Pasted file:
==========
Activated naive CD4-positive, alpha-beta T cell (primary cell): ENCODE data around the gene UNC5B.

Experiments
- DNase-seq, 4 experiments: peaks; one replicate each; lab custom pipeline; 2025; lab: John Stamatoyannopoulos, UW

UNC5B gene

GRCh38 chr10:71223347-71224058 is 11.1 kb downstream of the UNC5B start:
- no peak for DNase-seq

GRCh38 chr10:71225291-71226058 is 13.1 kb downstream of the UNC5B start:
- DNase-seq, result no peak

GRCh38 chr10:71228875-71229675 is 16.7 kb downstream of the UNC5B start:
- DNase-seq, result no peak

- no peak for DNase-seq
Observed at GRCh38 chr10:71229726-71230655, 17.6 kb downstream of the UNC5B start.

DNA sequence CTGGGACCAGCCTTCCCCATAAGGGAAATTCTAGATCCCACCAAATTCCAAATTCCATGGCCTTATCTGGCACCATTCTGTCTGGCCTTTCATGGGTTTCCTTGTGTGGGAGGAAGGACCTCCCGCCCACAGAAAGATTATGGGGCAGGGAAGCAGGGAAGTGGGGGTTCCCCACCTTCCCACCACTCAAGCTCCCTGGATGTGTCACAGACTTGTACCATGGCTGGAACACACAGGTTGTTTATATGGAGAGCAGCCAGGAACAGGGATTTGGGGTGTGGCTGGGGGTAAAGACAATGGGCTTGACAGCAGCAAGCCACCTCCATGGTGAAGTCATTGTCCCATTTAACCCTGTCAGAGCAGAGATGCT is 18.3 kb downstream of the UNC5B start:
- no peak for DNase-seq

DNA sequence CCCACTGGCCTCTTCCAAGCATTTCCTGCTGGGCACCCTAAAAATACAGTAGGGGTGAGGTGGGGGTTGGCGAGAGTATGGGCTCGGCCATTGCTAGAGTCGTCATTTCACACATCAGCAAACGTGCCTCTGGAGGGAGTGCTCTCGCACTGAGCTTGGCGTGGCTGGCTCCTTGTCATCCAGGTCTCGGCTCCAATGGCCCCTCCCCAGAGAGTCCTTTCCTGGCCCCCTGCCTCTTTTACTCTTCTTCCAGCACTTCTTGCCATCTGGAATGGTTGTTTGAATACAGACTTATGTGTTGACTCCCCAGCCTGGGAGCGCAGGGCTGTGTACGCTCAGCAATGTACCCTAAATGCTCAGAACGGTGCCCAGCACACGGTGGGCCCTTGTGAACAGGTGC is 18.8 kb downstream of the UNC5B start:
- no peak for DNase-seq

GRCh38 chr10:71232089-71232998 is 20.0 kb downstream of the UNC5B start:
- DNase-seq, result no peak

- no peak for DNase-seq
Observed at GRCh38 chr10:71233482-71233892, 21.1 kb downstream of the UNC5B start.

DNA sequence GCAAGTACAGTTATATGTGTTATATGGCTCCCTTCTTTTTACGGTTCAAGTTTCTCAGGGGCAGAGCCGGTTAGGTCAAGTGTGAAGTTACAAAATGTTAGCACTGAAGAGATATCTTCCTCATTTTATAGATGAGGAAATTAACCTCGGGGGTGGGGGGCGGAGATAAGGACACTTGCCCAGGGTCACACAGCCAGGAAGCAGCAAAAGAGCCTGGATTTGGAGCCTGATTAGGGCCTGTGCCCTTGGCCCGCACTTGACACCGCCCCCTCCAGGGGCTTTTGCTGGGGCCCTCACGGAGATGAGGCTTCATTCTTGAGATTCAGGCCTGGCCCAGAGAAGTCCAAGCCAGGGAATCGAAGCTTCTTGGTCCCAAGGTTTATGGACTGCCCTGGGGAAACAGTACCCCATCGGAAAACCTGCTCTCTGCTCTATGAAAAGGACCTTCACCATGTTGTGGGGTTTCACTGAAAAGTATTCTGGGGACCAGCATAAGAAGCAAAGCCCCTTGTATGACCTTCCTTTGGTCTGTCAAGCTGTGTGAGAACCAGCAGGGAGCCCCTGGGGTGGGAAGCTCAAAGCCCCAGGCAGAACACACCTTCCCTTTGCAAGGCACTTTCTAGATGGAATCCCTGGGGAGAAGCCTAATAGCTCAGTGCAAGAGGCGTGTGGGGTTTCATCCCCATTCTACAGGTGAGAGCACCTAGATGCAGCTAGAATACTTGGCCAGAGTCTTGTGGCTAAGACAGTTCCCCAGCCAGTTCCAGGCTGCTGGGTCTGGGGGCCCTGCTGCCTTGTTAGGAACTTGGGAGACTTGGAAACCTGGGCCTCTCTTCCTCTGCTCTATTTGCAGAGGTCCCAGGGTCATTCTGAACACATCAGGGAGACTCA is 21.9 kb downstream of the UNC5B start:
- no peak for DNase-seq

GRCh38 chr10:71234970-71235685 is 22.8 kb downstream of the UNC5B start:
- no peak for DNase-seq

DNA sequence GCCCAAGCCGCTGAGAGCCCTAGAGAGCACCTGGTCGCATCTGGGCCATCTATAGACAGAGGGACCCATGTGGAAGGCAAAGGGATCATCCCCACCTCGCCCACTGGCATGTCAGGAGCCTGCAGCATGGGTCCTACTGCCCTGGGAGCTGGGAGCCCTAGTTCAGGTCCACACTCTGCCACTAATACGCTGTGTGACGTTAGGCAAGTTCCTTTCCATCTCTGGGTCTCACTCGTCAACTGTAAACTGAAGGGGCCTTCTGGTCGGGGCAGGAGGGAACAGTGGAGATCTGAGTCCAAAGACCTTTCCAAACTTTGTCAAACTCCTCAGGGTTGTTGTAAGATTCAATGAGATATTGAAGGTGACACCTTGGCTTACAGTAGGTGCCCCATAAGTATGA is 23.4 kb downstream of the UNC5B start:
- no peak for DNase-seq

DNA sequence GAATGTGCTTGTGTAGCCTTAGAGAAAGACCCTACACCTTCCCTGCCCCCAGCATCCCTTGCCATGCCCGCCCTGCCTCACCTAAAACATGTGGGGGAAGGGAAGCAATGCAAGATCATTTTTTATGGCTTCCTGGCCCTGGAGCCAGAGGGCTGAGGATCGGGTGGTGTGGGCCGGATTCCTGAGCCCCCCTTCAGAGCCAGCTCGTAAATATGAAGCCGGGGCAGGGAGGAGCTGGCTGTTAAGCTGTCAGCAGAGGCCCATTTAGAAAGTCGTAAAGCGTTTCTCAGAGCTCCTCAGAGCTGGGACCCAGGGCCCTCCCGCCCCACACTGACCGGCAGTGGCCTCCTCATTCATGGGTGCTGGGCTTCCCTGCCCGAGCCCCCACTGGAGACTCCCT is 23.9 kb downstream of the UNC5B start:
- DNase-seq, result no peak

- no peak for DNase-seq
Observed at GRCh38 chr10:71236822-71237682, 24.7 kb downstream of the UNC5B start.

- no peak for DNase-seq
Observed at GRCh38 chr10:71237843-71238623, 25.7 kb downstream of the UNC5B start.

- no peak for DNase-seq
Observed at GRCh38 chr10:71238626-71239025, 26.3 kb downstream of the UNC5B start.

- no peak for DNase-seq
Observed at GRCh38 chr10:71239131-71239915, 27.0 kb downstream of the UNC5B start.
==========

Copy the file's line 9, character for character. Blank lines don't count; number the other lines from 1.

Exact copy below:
GRCh38 chr10:71228875-71229675 is 16.7 kb downstream of the UNC5B start: